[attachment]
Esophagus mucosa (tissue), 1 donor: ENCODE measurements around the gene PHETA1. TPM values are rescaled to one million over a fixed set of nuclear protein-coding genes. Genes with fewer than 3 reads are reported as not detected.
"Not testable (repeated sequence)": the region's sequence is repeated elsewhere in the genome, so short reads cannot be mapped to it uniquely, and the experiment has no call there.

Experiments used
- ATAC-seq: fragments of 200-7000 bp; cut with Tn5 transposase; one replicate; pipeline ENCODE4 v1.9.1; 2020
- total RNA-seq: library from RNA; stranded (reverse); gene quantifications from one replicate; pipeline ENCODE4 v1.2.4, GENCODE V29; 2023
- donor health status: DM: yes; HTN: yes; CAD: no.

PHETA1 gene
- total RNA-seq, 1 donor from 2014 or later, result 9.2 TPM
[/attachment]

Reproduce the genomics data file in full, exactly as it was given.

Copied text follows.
Esophagus mucosa (tissue), 1 donor: ENCODE measurements around the gene PHETA1. TPM values are rescaled to one million over a fixed set of nuclear protein-coding genes. Genes with fewer than 3 reads are reported as not detected.
"Not testable (repeated sequence)": the region's sequence is repeated elsewhere in the genome, so short reads cannot be mapped to it uniquely, and the experiment has no call there.

Experiments used
- ATAC-seq: fragments of 200-7000 bp; cut with Tn5 transposase; one replicate; pipeline ENCODE4 v1.9.1; 2020
- total RNA-seq: library from RNA; stranded (reverse); gene quantifications from one replicate; pipeline ENCODE4 v1.2.4, GENCODE V29; 2023
- donor health status: DM: yes; HTN: yes; CAD: no.

PHETA1 gene
- total RNA-seq, 1 donor from 2014 or later, result 9.2 TPM